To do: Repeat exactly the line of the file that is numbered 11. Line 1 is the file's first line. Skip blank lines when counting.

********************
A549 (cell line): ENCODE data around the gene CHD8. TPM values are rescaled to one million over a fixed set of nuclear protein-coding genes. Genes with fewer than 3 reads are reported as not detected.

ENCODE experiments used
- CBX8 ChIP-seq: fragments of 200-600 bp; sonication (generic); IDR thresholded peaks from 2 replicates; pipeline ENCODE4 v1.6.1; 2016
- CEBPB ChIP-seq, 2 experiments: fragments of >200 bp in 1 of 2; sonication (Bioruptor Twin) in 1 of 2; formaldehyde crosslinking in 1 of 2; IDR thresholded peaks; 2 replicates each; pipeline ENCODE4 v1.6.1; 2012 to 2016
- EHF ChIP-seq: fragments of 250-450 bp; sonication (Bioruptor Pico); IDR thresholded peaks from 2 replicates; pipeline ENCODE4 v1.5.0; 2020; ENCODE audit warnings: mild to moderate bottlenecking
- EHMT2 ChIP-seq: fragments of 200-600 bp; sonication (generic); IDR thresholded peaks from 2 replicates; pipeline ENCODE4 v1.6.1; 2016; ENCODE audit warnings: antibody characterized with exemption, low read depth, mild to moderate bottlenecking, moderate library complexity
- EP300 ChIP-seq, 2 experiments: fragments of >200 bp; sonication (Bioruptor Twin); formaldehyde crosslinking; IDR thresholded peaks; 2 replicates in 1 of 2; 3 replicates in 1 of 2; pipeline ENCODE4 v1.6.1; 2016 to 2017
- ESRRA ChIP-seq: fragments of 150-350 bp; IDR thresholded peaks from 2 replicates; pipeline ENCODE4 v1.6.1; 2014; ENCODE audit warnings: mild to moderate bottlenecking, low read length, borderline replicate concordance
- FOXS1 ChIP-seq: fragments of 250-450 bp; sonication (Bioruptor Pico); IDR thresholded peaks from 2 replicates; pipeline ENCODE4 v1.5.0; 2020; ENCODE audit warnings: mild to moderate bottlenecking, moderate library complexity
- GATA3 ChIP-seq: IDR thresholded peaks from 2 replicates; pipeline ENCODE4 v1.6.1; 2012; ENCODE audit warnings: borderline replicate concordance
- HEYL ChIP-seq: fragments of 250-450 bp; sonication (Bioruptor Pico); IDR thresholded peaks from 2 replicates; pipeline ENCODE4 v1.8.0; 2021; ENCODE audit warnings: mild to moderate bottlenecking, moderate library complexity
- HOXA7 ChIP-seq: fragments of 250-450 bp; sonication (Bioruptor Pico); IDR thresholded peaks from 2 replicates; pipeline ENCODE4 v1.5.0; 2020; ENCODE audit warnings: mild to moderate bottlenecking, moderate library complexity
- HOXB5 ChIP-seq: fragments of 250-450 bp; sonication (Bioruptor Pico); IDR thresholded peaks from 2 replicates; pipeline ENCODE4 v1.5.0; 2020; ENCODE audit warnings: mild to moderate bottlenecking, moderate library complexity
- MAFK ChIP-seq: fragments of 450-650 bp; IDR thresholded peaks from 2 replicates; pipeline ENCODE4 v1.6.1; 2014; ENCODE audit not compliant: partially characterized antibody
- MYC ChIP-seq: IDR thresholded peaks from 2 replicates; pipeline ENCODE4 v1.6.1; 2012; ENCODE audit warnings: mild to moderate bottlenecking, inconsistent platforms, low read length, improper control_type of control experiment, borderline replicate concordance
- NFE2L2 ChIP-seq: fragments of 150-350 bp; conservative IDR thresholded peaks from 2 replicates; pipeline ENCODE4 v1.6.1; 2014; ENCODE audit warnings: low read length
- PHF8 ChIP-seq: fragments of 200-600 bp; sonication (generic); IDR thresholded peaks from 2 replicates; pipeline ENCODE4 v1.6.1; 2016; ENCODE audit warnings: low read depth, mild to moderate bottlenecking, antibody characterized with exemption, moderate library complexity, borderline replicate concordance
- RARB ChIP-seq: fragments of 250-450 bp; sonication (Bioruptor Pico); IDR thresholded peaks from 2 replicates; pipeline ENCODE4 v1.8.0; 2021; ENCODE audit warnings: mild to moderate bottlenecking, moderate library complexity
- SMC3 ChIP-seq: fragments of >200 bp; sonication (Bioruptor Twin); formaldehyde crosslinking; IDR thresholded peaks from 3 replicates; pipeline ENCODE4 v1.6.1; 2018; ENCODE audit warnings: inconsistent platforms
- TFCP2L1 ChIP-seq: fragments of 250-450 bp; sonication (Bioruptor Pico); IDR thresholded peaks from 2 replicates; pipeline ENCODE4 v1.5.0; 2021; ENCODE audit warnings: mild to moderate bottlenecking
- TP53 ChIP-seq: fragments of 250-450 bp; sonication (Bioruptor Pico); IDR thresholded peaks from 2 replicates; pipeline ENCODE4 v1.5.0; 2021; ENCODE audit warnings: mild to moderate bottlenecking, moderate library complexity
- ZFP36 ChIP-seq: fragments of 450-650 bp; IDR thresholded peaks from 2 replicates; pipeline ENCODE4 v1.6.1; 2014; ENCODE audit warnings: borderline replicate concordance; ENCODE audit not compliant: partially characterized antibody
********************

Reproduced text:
- HEYL ChIP-seq: fragments of 250-450 bp; sonication (Bioruptor Pico); IDR thresholded peaks from 2 replicates; pipeline ENCODE4 v1.8.0; 2021; ENCODE audit warnings: mild to moderate bottlenecking, moderate library complexity